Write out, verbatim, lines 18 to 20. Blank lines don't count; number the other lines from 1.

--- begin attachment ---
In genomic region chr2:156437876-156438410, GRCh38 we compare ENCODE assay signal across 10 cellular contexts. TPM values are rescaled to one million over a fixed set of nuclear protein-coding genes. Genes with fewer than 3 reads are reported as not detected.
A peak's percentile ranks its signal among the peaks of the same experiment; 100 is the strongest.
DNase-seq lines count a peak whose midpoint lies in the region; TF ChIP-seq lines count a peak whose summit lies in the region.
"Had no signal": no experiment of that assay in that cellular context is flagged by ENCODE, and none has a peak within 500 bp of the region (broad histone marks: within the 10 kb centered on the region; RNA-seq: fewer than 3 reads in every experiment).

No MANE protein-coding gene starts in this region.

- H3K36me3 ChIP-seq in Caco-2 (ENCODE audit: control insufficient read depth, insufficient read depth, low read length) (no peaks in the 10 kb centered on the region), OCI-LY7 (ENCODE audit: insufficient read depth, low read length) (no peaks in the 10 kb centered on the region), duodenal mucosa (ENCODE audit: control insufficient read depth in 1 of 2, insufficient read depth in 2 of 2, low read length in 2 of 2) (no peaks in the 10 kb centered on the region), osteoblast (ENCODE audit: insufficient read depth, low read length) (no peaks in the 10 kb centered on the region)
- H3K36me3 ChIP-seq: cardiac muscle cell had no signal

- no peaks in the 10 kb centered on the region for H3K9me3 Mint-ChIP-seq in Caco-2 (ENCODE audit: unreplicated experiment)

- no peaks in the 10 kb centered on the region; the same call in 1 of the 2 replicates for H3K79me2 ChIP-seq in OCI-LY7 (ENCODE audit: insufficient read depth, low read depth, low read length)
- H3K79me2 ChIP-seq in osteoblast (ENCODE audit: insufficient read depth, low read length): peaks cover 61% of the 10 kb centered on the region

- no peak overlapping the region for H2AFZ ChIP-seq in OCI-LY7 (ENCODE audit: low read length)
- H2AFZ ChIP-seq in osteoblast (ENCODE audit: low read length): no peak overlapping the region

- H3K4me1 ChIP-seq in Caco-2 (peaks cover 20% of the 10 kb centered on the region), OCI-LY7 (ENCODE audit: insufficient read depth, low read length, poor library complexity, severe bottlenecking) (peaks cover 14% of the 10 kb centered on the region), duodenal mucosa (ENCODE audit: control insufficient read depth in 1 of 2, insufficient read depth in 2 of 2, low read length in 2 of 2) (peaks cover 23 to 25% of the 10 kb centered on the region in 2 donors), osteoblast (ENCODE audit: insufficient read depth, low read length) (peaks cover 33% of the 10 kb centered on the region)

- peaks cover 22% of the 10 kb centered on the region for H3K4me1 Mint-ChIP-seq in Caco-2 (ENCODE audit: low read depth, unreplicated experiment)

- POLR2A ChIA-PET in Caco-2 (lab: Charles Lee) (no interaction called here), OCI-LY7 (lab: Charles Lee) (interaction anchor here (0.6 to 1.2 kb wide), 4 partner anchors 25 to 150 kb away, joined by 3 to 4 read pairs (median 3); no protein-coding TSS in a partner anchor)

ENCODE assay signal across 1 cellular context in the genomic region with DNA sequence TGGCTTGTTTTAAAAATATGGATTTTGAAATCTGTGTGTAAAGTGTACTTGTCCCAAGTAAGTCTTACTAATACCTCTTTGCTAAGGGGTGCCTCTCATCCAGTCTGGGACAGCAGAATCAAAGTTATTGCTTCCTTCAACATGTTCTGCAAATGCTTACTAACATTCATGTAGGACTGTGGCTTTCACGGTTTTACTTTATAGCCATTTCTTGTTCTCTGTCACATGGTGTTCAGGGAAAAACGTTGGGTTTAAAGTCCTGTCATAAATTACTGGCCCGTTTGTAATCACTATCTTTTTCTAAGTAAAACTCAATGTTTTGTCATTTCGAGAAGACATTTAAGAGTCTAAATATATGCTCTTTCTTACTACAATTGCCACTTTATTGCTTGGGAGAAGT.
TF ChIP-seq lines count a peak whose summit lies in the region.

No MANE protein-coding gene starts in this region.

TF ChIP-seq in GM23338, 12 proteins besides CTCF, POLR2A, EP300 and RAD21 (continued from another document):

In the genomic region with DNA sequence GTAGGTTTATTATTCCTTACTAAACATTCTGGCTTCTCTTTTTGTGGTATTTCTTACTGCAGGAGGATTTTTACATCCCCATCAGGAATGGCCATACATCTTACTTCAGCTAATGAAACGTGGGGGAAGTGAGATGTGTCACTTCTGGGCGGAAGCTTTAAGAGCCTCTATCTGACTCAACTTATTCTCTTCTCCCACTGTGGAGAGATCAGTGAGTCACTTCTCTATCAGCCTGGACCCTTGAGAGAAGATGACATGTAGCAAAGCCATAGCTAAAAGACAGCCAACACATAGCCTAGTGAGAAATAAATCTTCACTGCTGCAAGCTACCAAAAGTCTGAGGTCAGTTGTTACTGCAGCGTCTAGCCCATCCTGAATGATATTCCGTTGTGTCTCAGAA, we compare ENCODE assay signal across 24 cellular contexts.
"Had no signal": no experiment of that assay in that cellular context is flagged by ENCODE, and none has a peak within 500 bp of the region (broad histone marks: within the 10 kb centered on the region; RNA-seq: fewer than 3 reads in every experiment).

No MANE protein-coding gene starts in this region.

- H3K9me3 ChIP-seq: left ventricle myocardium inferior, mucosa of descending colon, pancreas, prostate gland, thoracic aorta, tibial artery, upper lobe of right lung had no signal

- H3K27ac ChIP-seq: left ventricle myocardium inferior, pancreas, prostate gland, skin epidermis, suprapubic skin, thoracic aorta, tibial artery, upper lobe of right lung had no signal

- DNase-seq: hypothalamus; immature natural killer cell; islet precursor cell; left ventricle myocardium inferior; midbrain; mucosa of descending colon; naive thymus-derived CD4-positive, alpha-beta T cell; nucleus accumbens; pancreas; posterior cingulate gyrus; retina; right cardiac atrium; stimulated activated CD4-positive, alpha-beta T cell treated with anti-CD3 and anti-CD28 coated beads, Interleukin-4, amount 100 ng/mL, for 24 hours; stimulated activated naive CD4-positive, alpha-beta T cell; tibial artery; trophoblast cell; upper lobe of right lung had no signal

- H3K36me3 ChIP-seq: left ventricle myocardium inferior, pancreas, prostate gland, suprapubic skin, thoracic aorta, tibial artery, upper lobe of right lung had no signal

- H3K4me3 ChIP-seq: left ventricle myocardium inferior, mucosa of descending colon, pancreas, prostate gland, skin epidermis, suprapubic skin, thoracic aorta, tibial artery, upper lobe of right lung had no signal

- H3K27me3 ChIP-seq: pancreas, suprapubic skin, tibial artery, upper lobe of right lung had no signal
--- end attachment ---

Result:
No MANE protein-coding gene starts in this region.

TF ChIP-seq in GM23338, 12 proteins besides CTCF, POLR2A, EP300 and RAD21 (continued from another document):

In the genomic region with DNA sequence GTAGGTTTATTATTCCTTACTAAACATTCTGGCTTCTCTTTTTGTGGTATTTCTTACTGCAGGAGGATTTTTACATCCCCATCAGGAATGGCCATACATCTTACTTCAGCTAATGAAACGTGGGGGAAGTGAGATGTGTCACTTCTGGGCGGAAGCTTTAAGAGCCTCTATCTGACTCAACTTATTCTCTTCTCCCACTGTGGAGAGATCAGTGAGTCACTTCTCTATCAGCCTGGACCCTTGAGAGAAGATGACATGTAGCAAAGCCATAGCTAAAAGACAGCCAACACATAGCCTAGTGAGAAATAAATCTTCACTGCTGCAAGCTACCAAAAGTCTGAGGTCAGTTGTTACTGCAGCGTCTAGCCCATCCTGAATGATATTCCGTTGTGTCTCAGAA, we compare ENCODE assay signal across 24 cellular contexts.